Update: The Utah Bureau of Land Management announced on Friday, Dec., 14, that it was moving forward with its delayed plans to capture and remove wild horses from the Onaqui Mountain Herd Management Area. No roundup start date has been announced. Click to read the BLM press release. Click the read BLM’s decision record.
A planned roundup of the much-loved Onaqui Mountain Herd Management Area wild horses has been postponed until 2019, according to a spokesperson from the Bureau of Land Management.
The agency had planned to begin a multiple year removal of 325 of the estimated 455 wild horses there, starting with 50 wild horses in a bait-and-trap roundup this fall. It will instead focus resources on what it says are drought-related emergency roundups, according to Lisa Reid, public affairs specialist for BLM.
The agency’s stated reasons for the planned removal included compliance with the Utah Greater Sage-Grouse Approved Resource Management Plan Amendment and restoration of land affected by wild fire.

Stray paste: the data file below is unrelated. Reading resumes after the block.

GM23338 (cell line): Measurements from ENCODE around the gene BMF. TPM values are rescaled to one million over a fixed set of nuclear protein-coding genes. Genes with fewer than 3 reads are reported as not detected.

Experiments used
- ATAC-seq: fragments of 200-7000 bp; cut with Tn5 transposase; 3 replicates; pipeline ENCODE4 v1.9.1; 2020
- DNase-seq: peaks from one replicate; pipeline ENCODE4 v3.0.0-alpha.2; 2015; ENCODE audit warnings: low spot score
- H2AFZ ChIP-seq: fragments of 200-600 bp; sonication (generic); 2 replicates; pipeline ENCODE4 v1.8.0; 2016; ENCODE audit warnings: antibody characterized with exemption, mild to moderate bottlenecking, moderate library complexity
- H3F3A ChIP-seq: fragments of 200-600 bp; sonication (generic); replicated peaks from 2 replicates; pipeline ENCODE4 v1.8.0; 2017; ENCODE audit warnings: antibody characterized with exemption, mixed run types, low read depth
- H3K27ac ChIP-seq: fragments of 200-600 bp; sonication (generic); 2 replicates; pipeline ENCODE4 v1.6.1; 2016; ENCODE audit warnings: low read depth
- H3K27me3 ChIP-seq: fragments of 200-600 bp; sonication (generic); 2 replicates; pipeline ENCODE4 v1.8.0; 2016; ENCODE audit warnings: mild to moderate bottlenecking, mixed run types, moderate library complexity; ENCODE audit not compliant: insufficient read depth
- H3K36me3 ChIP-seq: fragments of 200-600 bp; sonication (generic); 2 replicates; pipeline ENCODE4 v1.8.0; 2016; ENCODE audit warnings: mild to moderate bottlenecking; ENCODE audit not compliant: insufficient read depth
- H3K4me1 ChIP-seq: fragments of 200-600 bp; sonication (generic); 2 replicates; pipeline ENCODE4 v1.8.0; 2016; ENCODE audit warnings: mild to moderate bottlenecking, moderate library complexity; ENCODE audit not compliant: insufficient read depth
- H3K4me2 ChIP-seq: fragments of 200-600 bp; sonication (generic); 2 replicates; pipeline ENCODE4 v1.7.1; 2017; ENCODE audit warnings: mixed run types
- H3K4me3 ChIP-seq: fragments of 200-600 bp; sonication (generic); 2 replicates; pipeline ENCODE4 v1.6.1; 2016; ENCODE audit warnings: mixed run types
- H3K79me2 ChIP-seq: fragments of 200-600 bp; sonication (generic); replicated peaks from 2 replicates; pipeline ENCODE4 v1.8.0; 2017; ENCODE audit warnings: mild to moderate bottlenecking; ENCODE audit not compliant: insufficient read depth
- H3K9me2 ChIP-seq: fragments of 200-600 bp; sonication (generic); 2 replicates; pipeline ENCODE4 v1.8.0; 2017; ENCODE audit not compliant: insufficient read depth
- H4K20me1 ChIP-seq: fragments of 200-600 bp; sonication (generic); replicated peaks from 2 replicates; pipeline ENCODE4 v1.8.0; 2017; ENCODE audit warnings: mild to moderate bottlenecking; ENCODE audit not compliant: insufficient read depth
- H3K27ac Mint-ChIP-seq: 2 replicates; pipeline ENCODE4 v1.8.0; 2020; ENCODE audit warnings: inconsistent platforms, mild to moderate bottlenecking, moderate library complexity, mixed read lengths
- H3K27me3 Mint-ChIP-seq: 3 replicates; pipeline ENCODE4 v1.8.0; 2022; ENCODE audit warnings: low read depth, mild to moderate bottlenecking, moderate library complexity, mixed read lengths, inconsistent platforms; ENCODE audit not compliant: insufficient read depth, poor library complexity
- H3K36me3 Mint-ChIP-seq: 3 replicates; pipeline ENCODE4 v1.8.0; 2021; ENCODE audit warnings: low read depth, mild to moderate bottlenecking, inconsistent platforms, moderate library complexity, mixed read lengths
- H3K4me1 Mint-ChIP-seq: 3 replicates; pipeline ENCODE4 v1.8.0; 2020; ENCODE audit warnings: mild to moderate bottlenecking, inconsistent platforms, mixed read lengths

The BLM-set “Appropriate Management Level” for the 205,394-acre Onaqui Mountain HMA is 121-210 wild horses — as low as one horse for every 1,697 acres.
Livestock grazing on the HMA is allocated for 19,235 Animal Unit Months (one AUM is defined as a month’s worth of forage for one cow-calf pair, one horse or five sheep).
The planned removal has frustrated wild horse advocates because BLM had been darting Onaqui mares with fertility control rather than rounding up and removing wild horses — a key component of a move away from the practice of capturing and warehousing wild horses.
The Onaqui Mountain wild horses have long been a favorite of photographers, partly due to their home range’s location about 40 miles from Salt Lake City.